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Cinema Signal: MOBILE version |
. "Arrival"

I'm sooo outnumbered by critics and audiences but this sci-fi thriller is the most sleep inducing film I've seen this year. Not that it doesn't start with all the anticipation in the world when twelve elliptically shaped space ships settle a few feet off the ground in silence around the planet, creating pandemonium and fear.

The military is aroused and quickly formed into defense forces by air, sea and ground, creating a lot of excitement. Are we at war? Do we penetrate one of these ellipses seeking a confab with some alien pilot? No one's raying us into oboivion so, perhaps, they come in peace?

As our forces surround one of the massive ships, suspense builds. An aerial circle around them reveals that they're actually shell shaped with a concave back side. But, what did they want, or intend? They weren't raying us into oblivion, so their intentions might be peaceful and subject to a dialogue. Quickly, a visiting party is put together with the mission to get into one and have a confab with the aliens piloting the space vehicle. At this point, the narrative and the immensity of the occasion is bursting with anxiety and suspense.

After several failed attempts at communication, it's decided that the team needs someone equipped to bridge the language barrier with an other-world whatever-they-are... someone like a linguistics professor... like Dr. Louise Banks (Amy McAdams, "Nocturnal Animals").

With gestures, friendly sounds and a slow, elegiac approach, she lays her hand softly on the protection window, holding up a sign declaring that the word for her is "human," she gets a response indicating that their form of communication is with graphic symbology and slowly, using her highly developed skill for word patterns, begins to understand. As this success proceeds, and a mutual understanding slowly evolves, the drama drains out of the piece as it turns into a relentless attempt to join two species, linguistic lesson and my interest recedes into a less involved zone.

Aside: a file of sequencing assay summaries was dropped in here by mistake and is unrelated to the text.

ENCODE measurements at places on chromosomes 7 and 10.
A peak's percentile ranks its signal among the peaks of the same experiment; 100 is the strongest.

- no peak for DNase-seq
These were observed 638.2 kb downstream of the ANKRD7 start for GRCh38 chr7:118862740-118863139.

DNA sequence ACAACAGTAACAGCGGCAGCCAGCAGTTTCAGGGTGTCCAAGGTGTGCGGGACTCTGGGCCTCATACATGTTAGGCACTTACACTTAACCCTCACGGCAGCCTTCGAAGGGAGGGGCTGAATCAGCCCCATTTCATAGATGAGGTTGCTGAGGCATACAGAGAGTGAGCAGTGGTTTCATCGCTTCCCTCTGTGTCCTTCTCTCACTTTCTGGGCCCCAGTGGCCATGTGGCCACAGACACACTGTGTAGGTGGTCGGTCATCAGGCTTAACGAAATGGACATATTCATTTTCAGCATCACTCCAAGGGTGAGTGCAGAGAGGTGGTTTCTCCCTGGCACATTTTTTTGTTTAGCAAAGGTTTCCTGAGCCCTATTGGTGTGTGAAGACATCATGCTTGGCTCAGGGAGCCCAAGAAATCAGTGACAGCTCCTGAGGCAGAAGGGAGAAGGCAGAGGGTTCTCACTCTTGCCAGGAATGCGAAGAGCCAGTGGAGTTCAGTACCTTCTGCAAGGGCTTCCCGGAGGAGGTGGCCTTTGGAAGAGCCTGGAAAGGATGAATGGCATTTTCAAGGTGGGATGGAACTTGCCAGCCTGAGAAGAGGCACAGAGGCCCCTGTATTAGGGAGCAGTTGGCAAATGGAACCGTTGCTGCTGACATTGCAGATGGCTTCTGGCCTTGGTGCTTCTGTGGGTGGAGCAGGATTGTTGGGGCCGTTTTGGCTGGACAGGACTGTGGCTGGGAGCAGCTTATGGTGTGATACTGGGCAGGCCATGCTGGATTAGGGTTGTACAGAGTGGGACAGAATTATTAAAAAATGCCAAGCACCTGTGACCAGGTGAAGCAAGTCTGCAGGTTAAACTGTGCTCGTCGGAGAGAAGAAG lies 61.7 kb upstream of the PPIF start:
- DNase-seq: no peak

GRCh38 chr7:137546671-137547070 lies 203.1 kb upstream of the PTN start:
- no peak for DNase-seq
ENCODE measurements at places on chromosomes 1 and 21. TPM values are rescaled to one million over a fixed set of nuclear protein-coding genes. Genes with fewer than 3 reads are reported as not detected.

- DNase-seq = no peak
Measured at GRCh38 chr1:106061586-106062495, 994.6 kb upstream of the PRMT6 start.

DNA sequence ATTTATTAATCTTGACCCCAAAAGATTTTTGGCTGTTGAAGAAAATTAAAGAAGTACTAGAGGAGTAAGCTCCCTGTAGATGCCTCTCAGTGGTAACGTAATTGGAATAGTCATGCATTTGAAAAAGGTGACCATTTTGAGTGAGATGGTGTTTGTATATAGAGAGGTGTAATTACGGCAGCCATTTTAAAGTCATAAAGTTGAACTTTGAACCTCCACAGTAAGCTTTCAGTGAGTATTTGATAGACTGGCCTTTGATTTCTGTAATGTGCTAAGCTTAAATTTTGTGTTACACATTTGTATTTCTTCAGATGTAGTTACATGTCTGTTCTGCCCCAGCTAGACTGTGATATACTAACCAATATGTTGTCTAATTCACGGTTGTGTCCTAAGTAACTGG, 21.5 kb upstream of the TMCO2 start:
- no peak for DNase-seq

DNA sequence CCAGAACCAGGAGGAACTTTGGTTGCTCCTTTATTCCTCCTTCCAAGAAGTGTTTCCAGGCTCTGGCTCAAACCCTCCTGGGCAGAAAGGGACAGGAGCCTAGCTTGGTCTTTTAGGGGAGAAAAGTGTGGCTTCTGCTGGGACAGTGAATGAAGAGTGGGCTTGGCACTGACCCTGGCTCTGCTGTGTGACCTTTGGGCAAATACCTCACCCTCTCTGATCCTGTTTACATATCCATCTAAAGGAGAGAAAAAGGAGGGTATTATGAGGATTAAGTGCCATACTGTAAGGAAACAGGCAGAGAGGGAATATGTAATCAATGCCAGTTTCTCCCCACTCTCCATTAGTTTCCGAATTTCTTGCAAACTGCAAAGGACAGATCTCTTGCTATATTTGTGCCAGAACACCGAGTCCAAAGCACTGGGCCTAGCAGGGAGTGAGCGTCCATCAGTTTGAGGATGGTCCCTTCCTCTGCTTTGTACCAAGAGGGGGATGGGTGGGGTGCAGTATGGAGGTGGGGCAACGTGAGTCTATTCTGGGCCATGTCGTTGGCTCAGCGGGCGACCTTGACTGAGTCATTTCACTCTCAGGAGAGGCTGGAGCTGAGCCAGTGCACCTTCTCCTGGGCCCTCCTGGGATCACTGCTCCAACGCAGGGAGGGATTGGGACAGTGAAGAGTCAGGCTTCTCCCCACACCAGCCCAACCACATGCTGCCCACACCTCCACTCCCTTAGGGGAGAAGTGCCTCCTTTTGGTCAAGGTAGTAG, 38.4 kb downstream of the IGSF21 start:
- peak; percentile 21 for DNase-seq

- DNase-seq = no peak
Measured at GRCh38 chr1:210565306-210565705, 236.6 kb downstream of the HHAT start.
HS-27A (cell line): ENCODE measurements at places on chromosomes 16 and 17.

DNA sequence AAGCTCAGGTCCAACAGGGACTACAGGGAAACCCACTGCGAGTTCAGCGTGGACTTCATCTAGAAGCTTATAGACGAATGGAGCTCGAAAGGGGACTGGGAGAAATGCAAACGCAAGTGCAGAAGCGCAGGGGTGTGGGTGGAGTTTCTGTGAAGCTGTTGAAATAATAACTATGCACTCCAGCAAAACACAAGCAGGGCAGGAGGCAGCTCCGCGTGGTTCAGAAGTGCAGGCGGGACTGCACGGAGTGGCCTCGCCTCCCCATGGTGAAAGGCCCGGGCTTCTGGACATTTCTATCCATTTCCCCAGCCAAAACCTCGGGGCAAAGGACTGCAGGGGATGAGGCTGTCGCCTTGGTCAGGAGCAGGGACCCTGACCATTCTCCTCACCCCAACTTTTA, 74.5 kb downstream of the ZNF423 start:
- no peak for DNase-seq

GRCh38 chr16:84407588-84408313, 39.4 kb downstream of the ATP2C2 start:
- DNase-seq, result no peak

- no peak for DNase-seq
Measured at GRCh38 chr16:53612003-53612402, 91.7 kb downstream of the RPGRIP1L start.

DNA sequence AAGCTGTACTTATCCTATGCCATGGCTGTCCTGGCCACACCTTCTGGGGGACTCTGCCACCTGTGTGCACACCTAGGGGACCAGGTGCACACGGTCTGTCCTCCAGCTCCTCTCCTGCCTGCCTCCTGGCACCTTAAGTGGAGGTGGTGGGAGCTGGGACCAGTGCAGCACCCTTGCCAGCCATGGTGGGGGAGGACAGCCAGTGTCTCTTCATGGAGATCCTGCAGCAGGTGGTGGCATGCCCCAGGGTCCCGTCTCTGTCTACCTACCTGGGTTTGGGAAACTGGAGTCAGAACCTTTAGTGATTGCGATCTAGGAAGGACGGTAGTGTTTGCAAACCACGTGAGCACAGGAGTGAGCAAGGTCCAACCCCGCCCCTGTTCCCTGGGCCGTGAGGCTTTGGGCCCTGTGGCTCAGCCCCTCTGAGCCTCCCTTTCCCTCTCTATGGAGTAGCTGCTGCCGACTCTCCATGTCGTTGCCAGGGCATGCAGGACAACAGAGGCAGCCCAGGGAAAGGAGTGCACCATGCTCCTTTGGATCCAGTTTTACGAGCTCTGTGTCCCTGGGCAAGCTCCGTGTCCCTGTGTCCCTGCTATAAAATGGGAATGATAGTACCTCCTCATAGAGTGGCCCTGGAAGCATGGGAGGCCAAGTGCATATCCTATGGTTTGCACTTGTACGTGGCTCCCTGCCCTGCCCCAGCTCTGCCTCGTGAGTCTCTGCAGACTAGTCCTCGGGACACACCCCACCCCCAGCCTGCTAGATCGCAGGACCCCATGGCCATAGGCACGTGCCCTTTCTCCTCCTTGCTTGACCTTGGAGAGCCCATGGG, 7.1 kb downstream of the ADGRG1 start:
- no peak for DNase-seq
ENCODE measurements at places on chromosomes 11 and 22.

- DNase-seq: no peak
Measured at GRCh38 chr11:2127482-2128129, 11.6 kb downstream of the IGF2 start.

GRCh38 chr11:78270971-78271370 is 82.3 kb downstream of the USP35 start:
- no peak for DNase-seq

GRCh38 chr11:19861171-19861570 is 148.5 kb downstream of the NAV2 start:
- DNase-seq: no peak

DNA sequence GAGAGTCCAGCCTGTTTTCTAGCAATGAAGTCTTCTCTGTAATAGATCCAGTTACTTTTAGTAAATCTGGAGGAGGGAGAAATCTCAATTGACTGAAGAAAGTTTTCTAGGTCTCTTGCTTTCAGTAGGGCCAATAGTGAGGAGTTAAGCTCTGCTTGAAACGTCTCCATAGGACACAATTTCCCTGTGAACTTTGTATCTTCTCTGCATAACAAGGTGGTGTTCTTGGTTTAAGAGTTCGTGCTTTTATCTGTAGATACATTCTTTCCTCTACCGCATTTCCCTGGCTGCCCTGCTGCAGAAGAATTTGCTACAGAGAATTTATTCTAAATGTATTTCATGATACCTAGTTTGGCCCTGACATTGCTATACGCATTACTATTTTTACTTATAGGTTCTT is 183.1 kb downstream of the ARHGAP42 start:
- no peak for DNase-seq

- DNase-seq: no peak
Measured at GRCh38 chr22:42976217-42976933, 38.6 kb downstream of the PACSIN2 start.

Not even a subplot about Louise's dead daughter and theoretical physicist Ian (Jeremy Renner) who partners her in breaking the barrier comes up with "heptapods" as a clinician's name for the arrivals could reverse that trend.

This was the first time since her amazing work in "American Hustle" that Adams didn't keep my functions of mind and eye captivated. But, folks, I'm telling you, this is a yawn, and I'm reminded of "Interstellar" which was on much shakier sci-fi ground). Forest Whitaker as Colonel Weber who more or less runs the assemblage of a diplomatic meeting with military precision and drill sergeant demeanor, turns in one of his more capable (no time or space to enlarge the character) performances.

The source material for the movie, with its emphasis on a linguist being so moved by learning an alien language from the aliens that became this movie directed by Denis Villeneuve ("Sicario" -- do I smell a theme here with women on a par with or who lead men) is award-winning sci-fi writer Ted Chiang's "Stories of Your Life -- and Others." Publisher's Weekly came up with a diagnosis of Chiang's approach: "He begins with a startling bit of oddity, then, as readers figure out what part of the familiar world has been twisted, they realize that it was just a small part of a much larger structure of marvelous, threatening strangeness."

And herein might lie my problem with the movie. The idea is that Professor Banks, after decrypting the arrivals' language, along with exposure to them and what they're about (undescribed here on purpose), changes her. But the impression on me is that this film was sold on the idea of an alien invasion that wasn't all that invasive (though the threat of what they could do to us is the basis of the tension--but it wears thin). That they came to communicate. And that the emotional, human scheme of where Louise was in life came afterward, wisely recognizing that the non-invasion had to affect the wisest lady on the planet.

Is that meaningfully communicated or does it come down to a mechanical plot ploy inorganically related to the initiating concept? My model of a successful alien within an earth-being interaction story is "E.T. the Extra Terrestrial." Villeneuve and screenwriter Eric Heisserer's didn't come close. Perhaps it was the difference in scale, putting it in the same orbit as "Interstellar."

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                                                                              ~~  Jules Brenner  


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Amy McAdams as a linguistists professor
begins to communicate with the "Arrivals."

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